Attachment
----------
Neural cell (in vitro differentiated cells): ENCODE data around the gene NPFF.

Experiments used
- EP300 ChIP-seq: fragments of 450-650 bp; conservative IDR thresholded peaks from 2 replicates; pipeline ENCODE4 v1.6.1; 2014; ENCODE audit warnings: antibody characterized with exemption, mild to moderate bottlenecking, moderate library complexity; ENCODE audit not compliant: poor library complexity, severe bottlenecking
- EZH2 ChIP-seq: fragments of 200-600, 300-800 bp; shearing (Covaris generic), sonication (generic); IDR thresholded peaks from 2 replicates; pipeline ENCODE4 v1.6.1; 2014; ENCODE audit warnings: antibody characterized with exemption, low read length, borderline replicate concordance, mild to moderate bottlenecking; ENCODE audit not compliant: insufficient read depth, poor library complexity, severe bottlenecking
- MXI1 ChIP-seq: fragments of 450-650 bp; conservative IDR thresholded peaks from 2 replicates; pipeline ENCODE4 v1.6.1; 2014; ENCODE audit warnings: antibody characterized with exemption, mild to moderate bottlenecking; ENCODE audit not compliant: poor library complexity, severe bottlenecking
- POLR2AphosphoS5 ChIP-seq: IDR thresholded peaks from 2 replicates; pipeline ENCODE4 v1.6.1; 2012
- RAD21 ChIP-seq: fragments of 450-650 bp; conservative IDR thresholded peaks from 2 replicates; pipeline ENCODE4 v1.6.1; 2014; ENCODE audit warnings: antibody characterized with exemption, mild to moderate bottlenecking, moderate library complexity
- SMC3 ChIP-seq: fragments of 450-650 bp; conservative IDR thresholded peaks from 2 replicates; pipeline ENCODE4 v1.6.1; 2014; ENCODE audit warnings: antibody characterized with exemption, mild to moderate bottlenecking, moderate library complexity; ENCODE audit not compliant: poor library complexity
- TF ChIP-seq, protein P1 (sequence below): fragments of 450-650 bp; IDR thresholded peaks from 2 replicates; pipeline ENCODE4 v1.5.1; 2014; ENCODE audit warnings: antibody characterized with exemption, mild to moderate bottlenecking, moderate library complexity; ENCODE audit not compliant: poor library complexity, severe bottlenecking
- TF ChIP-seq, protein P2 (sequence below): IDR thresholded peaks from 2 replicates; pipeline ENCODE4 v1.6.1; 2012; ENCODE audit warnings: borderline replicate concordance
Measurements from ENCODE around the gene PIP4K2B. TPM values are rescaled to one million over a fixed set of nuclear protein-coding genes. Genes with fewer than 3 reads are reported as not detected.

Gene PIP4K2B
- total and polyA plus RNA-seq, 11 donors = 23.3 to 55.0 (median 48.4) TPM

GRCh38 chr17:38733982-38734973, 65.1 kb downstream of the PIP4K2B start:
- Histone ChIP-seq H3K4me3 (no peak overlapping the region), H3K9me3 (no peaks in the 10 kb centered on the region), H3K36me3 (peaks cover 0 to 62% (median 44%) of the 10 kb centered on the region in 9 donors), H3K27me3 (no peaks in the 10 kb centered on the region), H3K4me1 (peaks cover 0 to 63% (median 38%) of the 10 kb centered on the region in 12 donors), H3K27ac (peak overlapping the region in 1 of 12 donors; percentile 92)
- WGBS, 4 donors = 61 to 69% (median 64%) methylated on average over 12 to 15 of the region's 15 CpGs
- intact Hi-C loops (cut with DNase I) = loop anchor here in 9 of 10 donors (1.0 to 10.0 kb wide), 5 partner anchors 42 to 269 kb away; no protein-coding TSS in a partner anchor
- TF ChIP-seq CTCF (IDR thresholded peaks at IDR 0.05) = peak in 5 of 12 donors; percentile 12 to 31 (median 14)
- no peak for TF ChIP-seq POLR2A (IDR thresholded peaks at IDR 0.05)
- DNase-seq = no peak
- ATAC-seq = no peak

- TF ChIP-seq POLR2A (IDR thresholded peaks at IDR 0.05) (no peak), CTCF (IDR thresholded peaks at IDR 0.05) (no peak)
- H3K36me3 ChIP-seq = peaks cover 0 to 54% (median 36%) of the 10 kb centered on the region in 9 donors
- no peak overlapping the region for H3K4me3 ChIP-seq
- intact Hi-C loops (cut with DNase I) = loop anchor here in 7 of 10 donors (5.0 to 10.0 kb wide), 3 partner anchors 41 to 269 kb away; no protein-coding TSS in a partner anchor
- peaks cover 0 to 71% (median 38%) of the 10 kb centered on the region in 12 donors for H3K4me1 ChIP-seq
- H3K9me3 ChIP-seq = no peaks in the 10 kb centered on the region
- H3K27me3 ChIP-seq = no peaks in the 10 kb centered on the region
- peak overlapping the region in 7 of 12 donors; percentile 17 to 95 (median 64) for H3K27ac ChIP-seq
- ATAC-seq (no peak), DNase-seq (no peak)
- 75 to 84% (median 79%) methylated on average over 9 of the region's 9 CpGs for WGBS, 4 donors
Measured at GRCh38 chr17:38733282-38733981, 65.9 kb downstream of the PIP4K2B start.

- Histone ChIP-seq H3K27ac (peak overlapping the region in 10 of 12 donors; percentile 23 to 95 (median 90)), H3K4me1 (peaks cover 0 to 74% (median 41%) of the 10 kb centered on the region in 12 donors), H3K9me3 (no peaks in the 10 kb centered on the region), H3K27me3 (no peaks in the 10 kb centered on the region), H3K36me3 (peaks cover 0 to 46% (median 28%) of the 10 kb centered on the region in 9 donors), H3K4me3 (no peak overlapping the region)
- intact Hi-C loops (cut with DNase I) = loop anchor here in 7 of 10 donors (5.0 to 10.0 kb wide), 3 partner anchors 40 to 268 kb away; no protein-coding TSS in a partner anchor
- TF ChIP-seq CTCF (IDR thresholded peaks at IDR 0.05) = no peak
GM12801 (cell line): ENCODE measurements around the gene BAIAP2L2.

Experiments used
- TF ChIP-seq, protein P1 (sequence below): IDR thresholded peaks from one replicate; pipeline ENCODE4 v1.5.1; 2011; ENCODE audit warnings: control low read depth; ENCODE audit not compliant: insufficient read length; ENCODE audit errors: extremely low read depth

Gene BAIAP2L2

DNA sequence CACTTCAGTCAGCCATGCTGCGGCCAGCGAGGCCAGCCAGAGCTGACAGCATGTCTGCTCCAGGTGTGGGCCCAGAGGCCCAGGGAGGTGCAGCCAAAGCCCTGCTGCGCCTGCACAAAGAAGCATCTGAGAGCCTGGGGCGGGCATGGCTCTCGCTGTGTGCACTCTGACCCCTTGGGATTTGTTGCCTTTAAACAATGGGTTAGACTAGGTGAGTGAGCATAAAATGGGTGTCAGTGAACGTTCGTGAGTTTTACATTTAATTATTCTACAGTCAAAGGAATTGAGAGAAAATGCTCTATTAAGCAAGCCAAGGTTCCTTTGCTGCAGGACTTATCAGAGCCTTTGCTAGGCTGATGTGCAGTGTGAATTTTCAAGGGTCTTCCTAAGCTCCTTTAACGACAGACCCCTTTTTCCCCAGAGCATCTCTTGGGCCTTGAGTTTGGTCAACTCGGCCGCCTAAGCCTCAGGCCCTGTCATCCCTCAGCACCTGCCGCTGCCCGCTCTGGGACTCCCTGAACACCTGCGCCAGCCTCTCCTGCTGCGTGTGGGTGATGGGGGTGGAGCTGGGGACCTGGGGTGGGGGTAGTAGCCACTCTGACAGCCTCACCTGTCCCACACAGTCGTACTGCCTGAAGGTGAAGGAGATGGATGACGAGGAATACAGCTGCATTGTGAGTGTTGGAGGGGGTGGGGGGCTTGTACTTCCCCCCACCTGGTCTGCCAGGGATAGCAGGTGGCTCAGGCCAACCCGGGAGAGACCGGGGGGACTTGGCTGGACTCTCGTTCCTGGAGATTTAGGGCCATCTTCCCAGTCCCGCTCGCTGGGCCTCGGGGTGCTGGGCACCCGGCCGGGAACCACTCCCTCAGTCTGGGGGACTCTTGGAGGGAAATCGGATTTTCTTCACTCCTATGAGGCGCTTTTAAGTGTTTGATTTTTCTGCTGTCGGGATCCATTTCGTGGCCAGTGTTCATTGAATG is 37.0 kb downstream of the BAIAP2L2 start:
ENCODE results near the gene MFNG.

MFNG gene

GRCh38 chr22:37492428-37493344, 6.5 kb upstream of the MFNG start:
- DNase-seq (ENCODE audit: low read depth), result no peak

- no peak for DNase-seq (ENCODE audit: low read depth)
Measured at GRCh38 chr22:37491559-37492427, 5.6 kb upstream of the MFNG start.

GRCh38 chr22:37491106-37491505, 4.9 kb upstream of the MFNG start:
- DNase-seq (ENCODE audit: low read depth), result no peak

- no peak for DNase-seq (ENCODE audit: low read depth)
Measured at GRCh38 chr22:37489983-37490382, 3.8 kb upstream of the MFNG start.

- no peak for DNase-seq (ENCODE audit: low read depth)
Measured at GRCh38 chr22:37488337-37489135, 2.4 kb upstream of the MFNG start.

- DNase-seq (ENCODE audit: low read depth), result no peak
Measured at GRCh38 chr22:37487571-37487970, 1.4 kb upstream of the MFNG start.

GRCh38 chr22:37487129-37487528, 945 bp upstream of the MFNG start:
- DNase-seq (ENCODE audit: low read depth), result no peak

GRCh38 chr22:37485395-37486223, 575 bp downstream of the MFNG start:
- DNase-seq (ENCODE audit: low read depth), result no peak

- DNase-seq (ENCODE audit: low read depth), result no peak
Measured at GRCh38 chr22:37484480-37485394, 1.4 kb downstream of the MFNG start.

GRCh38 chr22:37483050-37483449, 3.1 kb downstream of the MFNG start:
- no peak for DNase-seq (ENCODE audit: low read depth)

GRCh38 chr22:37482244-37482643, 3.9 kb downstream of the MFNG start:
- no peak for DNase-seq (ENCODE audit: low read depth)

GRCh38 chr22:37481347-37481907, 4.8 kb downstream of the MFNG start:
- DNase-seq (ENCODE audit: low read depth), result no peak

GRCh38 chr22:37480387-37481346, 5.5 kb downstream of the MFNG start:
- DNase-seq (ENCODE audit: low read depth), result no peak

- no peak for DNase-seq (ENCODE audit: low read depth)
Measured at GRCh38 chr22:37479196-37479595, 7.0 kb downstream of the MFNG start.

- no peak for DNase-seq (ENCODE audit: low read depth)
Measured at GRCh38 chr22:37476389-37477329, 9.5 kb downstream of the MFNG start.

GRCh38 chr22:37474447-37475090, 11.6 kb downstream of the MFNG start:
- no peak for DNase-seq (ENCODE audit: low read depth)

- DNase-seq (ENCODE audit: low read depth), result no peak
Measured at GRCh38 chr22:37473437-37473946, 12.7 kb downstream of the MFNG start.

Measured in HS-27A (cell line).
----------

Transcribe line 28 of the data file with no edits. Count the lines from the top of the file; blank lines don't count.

- H3K27me3 ChIP-seq = no peaks in the 10 kb centered on the region